It took a little while to get my hands on the actual jacket – shipping couriers seemed to have some problem with my address in Helsinki, Finland, which is where I tested it over the winter. In other words, yes, the weather was cold.

I received a maroon colored, lightweight NESSH (UK S, US XS size) jacket that came with some very positive first impressions. The build quality and shape were almost better than I initially expected. But I was genuinely struck by the weight or lack thereof. A 340g winter jacket is very, very light indeed. It comes complete with details that are more common in the higher-end models of more mainstream and expensive brands. Integrated wrist gaiters with thumb loops? Check. Two-way YKK zips? Check. 10D Nylon shell inside and outside? Yep. 850 fill down with hydrophobic coating? Check. (The company says that the down is “responsibly sourced” and certified by Responsible Down Standard). You can also choose to get the same jacket with 3M synthetic insulation too, should you prefer that (or spend more of your outdoor time in wetter conditions).

The jacket is clearly made for outdoors people (in other words, shaped to fit your body, and not built like a rectangular sack, unlike many a brand. I find it almost impossible to fit in many other jackers, which, understandably, seem to be built for people who have bulging middles and larger waists than shoulders).

If you haven’t spent time in Helsinki, Finland, well, the weather in winter is a bit weird. It can go from -20 C to 0 C overnight – and then repeat the thermometer yoyo again and again. It was almost disconcerting to have such a lightweight jacket on while going about daily life, but it worked as long as it was not too deep in the negatives. More importantly, it worked while I was active, including a bit of skiing and ice-skating – in fact, it was a great deal more lightweight, athletic and comfortable than most of the major brand-name jackets I’ve used or own. That may relate to the fit and cut – in general, I fit better in the UK or European brands than US ones, which is a function of body type – but it felt like the Dark Peak team had made an effort to build a product that is genuinely for outdoor enthusiasts, and not the average retail consumer (think about it – bigger brands need to sell to the widest possible audience to maximize revenues and profitability). While I haven’t taken it on an all-day, multipitch climb yet, so far it really feels like this may soon become my favorite warm layer to have with me, assuming the jacket survives the shred. I’m really quite curious to put it through the serious beating in my pack and up a climb, later in the year.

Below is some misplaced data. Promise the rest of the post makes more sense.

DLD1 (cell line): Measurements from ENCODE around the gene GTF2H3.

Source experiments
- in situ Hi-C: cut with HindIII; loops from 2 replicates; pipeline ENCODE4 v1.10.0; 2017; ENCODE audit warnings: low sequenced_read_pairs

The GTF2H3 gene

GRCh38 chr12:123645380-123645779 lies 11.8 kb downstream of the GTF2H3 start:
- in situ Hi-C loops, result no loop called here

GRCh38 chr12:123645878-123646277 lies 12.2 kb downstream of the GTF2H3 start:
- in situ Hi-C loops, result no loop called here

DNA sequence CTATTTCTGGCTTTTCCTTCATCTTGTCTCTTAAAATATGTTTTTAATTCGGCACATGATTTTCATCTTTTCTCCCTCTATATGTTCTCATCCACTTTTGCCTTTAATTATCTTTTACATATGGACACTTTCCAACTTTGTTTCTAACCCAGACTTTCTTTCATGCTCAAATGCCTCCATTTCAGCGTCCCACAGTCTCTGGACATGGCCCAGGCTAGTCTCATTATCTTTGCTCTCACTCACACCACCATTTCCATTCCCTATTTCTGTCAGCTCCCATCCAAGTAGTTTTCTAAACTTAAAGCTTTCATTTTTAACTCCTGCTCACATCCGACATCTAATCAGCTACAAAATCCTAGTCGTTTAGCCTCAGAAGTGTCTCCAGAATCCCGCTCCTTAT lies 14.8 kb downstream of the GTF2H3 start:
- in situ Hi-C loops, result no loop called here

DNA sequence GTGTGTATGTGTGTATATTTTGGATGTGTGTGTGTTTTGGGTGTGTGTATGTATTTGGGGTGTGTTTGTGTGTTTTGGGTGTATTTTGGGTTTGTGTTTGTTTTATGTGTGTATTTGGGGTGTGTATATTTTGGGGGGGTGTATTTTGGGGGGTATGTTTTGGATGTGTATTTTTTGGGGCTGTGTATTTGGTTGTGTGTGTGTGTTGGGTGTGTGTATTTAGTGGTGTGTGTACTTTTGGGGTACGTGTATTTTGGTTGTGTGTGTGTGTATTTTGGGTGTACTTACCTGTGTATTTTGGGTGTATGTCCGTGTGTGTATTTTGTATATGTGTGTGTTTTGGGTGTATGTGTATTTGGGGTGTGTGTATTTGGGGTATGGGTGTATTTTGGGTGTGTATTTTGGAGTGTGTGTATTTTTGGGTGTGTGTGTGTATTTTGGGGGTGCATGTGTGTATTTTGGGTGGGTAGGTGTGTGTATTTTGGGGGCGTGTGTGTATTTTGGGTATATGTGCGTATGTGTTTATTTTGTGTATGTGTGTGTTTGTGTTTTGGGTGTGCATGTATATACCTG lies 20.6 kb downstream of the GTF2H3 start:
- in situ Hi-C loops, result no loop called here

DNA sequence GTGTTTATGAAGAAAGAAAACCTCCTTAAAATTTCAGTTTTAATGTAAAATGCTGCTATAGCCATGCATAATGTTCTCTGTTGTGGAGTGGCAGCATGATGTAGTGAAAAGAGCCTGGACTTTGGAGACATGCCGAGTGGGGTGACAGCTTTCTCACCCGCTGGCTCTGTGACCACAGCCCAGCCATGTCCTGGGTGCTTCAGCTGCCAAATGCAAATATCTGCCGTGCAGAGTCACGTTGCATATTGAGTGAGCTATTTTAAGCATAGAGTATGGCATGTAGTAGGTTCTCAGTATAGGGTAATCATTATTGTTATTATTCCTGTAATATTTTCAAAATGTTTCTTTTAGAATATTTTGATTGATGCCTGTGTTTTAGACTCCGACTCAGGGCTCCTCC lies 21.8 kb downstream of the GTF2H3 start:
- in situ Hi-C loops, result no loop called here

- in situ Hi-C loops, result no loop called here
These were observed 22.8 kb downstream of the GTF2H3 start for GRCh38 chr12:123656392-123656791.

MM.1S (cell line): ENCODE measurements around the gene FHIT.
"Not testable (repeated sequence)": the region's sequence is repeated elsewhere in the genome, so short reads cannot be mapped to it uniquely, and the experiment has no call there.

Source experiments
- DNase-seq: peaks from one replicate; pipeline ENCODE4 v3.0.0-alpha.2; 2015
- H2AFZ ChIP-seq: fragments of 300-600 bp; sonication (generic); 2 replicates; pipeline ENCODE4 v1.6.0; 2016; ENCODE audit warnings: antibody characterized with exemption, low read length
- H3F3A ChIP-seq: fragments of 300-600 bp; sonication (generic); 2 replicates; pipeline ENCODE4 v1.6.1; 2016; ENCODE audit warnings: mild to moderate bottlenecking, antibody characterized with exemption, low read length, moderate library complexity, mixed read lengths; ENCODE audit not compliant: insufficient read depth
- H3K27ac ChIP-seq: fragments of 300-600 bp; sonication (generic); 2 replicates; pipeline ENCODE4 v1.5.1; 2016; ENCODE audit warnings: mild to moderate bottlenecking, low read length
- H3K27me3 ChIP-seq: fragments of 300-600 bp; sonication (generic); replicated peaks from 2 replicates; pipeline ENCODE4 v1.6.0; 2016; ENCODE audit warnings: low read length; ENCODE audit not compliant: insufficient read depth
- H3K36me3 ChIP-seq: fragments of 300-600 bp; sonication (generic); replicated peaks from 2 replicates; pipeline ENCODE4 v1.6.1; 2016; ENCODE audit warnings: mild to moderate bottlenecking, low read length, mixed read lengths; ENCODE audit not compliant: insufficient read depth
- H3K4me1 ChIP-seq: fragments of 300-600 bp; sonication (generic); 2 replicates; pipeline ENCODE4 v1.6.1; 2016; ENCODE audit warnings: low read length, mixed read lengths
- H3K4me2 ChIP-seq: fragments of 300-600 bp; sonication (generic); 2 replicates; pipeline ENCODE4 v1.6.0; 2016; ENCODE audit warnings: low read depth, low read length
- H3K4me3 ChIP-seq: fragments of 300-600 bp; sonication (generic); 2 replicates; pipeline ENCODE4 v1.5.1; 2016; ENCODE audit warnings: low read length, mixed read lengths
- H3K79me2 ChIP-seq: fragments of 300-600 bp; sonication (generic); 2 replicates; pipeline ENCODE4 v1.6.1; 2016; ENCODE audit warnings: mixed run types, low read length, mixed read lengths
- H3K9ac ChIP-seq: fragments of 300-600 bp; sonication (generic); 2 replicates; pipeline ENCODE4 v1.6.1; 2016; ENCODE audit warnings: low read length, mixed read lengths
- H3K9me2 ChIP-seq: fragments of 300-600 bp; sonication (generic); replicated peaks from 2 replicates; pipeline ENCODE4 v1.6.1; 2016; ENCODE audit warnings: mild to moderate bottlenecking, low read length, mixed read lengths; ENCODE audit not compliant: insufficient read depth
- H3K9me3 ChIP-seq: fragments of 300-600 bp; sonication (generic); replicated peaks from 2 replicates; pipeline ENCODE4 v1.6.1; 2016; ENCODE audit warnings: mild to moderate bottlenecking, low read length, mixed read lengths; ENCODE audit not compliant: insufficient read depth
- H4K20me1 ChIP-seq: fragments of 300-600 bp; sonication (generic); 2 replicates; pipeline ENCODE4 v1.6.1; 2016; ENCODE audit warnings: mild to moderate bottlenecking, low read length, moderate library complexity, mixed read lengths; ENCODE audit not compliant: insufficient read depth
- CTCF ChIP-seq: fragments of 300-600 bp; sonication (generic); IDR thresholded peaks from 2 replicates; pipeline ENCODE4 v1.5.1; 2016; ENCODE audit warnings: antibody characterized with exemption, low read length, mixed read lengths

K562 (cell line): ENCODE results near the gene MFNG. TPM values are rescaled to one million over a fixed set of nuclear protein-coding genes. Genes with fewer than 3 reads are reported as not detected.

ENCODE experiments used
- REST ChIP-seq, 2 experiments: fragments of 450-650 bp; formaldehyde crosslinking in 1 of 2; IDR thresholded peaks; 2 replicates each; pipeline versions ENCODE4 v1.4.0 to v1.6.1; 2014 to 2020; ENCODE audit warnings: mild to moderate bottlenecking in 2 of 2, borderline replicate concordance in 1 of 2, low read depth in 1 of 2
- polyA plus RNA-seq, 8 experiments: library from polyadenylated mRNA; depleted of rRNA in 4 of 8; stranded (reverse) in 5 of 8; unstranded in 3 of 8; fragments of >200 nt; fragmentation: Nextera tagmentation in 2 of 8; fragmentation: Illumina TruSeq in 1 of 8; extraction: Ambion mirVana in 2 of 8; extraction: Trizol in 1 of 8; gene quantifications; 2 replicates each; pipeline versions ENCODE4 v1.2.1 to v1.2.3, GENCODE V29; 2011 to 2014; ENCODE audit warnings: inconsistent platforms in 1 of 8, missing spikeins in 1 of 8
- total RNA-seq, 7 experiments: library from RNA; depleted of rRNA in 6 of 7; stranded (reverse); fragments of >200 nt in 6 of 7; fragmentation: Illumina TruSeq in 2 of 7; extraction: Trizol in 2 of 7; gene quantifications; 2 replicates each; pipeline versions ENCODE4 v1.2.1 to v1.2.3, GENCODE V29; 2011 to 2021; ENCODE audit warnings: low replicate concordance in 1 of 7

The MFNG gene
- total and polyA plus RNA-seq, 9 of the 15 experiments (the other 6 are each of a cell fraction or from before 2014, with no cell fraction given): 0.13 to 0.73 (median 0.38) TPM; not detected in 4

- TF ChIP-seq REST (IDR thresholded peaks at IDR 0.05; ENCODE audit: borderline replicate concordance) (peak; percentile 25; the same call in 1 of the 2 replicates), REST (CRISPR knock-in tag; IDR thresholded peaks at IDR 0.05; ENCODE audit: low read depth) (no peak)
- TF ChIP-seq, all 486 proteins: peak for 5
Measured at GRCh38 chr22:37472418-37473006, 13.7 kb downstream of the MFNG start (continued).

Press Photo

Dark Peak’s jacket genuinely feels like a very high-quality, ultra-light high-end 850 down jacket, the kind you’d usually buy from a well-known brand like The North Face or similar and expect to pay nearly twice as much for. And the fact that they’ve indeed gone with the one-for-one business model, makes Dark Peak’s NESSH a jacket we’ll recommend without hesitation. Go buy yours on their website here.

Pros: A highly affordable, high-quality technical jacket backed by a purpose-driven business model.

Cons: The website feels incomplete and buggy. The athletic cut and shape and technical nature of the jacket may not be for everyone, or appropriate for business meetings!

Rating: 5/5.

Full Disclosure: The Outdoor Journal received one NESSH jacket for the purpose of this review.

Introducing The Outdoor Voyage

The Outdoor Voyage booking platform and online marketplace only lists good operators, who care for sustainability, the environment and immersive, authentic experiences. All listed prices are agreed directly with the operator, and we promise that 86% of any money spent ends up supporting the local community that you’re visiting. Click the image below to find out more.

Recent Articles



Should we Turn the Sahara Desert into a Huge Solar Farm?

According to NASA estimates, each Saharan square metre receives, on average, between 2,000 and 3,000-kilowatt hours of solar energy per year, a farm would be equivalent to 36 billion barrels of oil.

Carnets de Trail: Montalin Ridge – Hochwang

Episode 3: Sébastien de Sainte Marie's "Carnets de Trail" series continues, this time near his new home in Graubünde.

Looking for Yosemite’s roads less traveled.

Within just 20 miles of Yosemite Valley, complete with busses of tourists and Starbucks, Evan Quarnstom goes in search of his own slice of the Sierra Nevada mountains.

Privacy Preference Center

Necessary

Advertising

Analytics

Other